Special report 2/3

The number of CFOs who expect the bulk of their firm’s workforce to return to working from an office by the third quarter of this year. Deloitte

for any company dealing with the effects of the pandemic – bringing different teams together to solve common problems.

Emergency measures

For James Kidd, deputy CEO and CFO at the Aveva Group, his team was vital in keeping the lights on as the pandemic developed. “I think it revealed our flexibility and adaptability in the business,” he said, pointing out that like everyone, Aveva had to change very quickly to new ways of working. “For example, having to deliver implementation services to our customers entirely remotely, without being on the customer site was a challenge. Prior to the pandemic we had service people travelling to the customer to be on-site for prolonged periods of time, whereas we very quickly had to learn how to use the cloud and collaborate differently with their customers. So the adaptability of our organisation shone through.” Kidd’s relief that systems and processes had held steady was echoed by many speakers at the event.

BritVic have stood firm despite the pandemic – crediting the strength of the business and the balance sheet.

Looking ahead

In short, many CFOs suddenly have found themselves becoming communicators in chief, as well as systems integrators – while their CEOs are sounding boards and strategists. More to the point, the demands on the next generation of CFOs will inevitably change. James Kidd, for his part, pointed to the growing importance of harnessing data as a key shift in the coming decade. “Data is becoming bigger and bigger,” he explains, “and the business requires more insight into how it is performing and also how to measure actual success.” In Kidd’s view, the move away from the traditional reliance on financial measures – and towards future- predicting data analytics more – will play a big part in the lives of finance teams going forward. “How we think about planning, forecasting and how we can better scenario plan new potential outcomes,” will be vital, he says. “So data is certainly a big feature and you know that’s something that we as a finance team are very good at.”

Of course, those who believe they can predict the future are either mad or foolish, but the savvy CFO now has more tools at their disposal than ever before. Ken Bowles, group CFO at Smurfit Kappa is perhaps the model for the forward-thinking CFO, one with a handle on the core financials but also with an understanding of how the business fits into wider societal and environmental trends.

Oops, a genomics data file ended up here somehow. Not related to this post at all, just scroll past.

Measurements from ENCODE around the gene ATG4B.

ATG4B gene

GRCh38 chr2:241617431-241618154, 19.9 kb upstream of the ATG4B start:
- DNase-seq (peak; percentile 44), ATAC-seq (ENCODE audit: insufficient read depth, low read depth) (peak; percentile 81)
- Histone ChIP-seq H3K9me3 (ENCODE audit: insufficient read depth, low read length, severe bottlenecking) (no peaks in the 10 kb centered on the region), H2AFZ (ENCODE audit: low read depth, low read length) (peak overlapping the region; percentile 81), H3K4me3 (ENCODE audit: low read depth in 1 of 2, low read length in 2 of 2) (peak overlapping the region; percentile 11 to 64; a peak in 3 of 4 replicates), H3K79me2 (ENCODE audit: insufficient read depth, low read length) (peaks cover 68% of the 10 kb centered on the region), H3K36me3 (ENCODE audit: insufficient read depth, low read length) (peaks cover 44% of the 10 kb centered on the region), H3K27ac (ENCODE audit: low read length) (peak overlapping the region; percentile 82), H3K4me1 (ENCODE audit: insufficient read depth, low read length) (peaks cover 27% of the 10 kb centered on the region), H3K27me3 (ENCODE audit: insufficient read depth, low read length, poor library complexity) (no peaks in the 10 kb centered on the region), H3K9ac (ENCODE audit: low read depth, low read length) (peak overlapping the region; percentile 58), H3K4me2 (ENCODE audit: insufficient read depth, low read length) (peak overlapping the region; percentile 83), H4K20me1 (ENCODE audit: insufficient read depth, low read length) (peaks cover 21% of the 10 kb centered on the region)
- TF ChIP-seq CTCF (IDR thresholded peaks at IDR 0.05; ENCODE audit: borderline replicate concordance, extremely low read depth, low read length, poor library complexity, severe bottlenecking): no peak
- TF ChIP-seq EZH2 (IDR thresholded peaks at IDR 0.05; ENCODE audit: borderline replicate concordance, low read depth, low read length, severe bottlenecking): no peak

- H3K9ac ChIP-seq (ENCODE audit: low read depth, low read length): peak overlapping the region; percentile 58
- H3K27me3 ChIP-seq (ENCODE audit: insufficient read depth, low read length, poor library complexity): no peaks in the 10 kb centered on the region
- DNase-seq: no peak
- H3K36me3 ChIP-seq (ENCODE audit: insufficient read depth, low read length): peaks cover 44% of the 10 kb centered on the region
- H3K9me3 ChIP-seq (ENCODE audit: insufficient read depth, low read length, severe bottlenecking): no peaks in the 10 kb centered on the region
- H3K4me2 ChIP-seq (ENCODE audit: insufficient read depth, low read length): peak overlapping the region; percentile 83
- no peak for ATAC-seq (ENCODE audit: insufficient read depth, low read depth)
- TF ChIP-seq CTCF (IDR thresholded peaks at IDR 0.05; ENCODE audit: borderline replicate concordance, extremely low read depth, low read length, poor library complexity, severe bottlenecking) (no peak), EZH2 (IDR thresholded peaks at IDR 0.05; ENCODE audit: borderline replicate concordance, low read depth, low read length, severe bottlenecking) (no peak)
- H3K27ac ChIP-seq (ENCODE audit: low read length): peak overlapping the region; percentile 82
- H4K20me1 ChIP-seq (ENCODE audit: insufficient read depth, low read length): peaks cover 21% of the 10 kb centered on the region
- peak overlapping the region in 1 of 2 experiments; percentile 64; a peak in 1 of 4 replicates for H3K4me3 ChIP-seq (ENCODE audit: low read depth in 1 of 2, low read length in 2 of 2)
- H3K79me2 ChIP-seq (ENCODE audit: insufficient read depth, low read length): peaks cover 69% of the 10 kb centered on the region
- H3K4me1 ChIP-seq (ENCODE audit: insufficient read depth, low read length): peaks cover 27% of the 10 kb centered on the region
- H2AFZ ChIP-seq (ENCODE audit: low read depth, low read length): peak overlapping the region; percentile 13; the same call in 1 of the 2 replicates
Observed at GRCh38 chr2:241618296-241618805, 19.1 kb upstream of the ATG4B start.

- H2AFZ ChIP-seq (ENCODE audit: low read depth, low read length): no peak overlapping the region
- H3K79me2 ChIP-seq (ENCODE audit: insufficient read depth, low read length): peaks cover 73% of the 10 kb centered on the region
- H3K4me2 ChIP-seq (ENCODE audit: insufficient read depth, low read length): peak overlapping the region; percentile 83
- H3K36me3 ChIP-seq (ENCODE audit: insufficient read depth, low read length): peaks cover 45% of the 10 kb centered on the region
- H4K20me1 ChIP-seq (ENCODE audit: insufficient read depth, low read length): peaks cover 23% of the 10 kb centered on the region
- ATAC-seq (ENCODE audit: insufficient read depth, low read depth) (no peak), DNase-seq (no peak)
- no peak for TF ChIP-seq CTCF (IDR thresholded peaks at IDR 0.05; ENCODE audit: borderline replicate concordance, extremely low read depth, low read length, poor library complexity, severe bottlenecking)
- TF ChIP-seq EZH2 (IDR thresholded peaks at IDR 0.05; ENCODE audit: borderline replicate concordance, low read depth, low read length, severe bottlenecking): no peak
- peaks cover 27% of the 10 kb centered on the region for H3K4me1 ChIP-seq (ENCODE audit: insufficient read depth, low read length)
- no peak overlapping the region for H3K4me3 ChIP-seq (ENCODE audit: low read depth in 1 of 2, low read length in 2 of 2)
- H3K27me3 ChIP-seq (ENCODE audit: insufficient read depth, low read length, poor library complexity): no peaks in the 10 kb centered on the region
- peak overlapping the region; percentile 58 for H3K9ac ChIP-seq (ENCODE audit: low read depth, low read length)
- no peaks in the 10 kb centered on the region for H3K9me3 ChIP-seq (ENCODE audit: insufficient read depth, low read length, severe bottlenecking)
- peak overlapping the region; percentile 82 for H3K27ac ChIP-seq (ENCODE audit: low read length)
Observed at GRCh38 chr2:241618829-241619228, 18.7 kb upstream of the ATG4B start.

“We were fortunate in terms of the strength of the business and the balance sheet,” recalled Joanne Wilson, CFO of drinks giant BritVic. “So we were coming off strong market share gains and we’d completed a supply chain transformation in GB as well as recently refinanced our RCF.”

“From an internal perspective, just having those open communications and two-way comms so that people really understood what was happening and we could support them, was massive.”

Joanne Wilson, BritVic

Wilson pointed out that the key to BritVic’s successful handling of the crisis was to keep lines of communication open. “Through this we really upweighted our comms and engagement efforts. It was so important that we did that – not just internally but also externally. From an internal


“I think what the CFO can bring to that discussion is to balance the abstract concept of sustainability and what the roadmaps toward net zero [carbon emissions] looks like, with the CFO skill. That skill allows us to say: ‘Hold on, I’ll actually show you the road map in terms of the capital plan, the outputs and the financial returns that go along with that’.” Bowles believes one of his key roles is to provide the framework for the future. “People will be asking: ‘Show me how you actually get there’, and that’s where the CFO steps into that question. A lot of organisations should [explain that]: ‘I understand the ambition here, but let’s talk about how we achieve that ambition along a road map that’s achievable’. If you a CFO can display that to people you will get huge buy-in; but if you can’t, I think you lose the audience fairly quickly.”

People like people

Bart Adam, CFO of Securitas, was in the unique position of looking back on a 20 year career at the company and getting set for a move away from the CFO’s office. As his tenure draws to a close – he’s recently overseen the successful acquisition of Stanley Security – Adam was able to offer two

Finance Director Europe /

perspective, just having those open communications and two-way comms, so that people really understood what was happening and we could support them through that was massive.”

Piotr Swat/

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